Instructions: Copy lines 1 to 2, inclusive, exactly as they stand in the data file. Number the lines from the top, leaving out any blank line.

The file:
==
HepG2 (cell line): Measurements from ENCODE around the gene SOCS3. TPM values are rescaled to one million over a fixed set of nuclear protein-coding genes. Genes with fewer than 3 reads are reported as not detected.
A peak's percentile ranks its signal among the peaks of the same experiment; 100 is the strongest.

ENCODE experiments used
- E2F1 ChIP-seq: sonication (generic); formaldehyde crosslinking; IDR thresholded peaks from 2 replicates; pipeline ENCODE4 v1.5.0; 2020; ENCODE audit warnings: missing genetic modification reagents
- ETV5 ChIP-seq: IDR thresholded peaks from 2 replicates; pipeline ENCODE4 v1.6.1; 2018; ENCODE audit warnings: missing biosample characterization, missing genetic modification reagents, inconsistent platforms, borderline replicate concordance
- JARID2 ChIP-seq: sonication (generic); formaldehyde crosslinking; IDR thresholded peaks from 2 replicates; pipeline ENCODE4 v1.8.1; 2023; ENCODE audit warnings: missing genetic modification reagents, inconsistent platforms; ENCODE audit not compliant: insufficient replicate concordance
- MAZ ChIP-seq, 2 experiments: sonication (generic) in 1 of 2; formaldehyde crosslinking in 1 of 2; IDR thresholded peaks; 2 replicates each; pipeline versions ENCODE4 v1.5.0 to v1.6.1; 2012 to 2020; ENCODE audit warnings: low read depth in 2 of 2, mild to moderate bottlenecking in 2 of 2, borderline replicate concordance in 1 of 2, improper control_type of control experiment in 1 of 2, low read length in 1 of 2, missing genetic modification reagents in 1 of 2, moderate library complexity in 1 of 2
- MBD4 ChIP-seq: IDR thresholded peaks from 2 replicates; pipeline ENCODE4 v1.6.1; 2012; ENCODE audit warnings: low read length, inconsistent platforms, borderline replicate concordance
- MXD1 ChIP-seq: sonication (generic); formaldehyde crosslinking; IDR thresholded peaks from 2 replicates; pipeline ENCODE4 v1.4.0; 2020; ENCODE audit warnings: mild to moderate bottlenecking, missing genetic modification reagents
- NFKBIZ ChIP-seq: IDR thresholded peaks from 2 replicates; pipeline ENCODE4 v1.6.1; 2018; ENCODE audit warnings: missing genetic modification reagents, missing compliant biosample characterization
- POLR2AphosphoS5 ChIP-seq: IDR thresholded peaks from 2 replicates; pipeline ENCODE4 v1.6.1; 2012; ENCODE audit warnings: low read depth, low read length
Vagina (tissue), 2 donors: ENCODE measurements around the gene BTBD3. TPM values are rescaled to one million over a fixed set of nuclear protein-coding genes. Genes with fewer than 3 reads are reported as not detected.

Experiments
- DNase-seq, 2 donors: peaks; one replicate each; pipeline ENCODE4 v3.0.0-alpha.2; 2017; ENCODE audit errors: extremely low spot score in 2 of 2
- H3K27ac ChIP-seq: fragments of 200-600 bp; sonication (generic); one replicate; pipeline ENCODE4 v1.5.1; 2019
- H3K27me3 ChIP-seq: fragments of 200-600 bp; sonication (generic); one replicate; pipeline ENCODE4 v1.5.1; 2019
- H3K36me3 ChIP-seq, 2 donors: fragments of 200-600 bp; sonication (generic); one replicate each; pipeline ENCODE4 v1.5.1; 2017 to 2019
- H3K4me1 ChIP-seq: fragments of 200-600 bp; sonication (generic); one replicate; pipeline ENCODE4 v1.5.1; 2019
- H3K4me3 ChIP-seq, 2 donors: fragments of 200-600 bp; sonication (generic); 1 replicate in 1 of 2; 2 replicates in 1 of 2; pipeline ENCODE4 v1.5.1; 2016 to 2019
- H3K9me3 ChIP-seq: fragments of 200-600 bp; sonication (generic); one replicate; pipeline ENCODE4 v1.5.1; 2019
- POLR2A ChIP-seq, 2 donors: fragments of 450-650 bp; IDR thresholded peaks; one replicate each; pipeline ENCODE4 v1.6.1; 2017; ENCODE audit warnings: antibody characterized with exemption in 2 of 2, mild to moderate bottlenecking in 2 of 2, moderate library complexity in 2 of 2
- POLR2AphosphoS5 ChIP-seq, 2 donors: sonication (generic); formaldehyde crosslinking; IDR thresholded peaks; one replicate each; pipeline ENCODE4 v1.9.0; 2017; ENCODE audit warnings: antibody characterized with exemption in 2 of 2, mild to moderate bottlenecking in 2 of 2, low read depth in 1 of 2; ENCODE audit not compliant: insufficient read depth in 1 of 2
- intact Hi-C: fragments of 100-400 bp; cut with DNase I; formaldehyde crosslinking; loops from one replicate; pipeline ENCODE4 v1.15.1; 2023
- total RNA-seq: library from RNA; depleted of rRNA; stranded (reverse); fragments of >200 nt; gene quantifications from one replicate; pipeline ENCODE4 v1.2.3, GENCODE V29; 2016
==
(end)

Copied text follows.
HepG2 (cell line): Measurements from ENCODE around the gene SOCS3. TPM values are rescaled to one million over a fixed set of nuclear protein-coding genes. Genes with fewer than 3 reads are reported as not detected.
A peak's percentile ranks its signal among the peaks of the same experiment; 100 is the strongest.